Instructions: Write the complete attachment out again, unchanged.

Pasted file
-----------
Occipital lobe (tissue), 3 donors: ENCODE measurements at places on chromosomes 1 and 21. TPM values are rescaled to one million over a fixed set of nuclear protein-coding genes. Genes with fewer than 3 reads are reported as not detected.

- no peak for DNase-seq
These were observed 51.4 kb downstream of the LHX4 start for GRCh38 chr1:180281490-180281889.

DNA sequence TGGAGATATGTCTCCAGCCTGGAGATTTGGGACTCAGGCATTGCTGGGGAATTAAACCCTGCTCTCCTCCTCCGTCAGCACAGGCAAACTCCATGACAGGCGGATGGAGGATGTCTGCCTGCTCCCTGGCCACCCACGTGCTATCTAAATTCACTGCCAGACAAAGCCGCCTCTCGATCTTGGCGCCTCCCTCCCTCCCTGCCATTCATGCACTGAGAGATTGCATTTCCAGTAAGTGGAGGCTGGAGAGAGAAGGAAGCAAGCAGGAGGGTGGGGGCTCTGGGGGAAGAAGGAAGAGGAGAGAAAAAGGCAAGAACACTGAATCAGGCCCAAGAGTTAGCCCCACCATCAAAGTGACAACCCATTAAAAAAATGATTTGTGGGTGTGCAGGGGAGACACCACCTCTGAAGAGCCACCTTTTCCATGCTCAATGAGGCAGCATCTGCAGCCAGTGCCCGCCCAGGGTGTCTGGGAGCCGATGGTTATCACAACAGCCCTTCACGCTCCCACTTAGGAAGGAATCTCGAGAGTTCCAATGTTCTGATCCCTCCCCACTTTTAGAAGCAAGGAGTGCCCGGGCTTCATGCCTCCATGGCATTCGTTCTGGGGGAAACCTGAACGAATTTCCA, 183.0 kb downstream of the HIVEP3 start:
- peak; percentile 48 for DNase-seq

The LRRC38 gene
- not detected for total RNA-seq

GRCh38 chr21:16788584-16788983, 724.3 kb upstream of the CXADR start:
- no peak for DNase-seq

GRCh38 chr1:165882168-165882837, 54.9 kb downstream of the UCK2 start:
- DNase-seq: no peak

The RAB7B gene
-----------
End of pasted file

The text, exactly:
Occipital lobe (tissue), 3 donors: ENCODE measurements at places on chromosomes 1 and 21. TPM values are rescaled to one million over a fixed set of nuclear protein-coding genes. Genes with fewer than 3 reads are reported as not detected.

- no peak for DNase-seq
These were observed 51.4 kb downstream of the LHX4 start for GRCh38 chr1:180281490-180281889.

DNA sequence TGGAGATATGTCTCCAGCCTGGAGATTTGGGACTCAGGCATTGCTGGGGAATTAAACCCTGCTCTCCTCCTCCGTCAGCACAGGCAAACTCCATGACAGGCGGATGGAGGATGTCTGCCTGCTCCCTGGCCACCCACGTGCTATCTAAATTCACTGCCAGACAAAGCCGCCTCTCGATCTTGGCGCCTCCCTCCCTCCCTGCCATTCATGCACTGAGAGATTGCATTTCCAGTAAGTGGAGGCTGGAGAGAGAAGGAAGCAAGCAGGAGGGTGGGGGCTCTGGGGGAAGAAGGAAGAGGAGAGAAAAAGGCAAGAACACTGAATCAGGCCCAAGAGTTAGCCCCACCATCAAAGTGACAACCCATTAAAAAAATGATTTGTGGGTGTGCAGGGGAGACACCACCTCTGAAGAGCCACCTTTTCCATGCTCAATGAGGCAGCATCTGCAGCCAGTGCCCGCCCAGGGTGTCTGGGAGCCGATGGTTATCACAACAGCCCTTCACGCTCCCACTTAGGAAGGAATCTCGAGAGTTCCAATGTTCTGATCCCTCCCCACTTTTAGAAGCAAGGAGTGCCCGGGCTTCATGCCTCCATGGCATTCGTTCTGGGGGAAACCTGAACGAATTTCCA, 183.0 kb downstream of the HIVEP3 start:
- peak; percentile 48 for DNase-seq

The LRRC38 gene
- not detected for total RNA-seq

GRCh38 chr21:16788584-16788983, 724.3 kb upstream of the CXADR start:
- no peak for DNase-seq

GRCh38 chr1:165882168-165882837, 54.9 kb downstream of the UCK2 start:
- DNase-seq: no peak

The RAB7B gene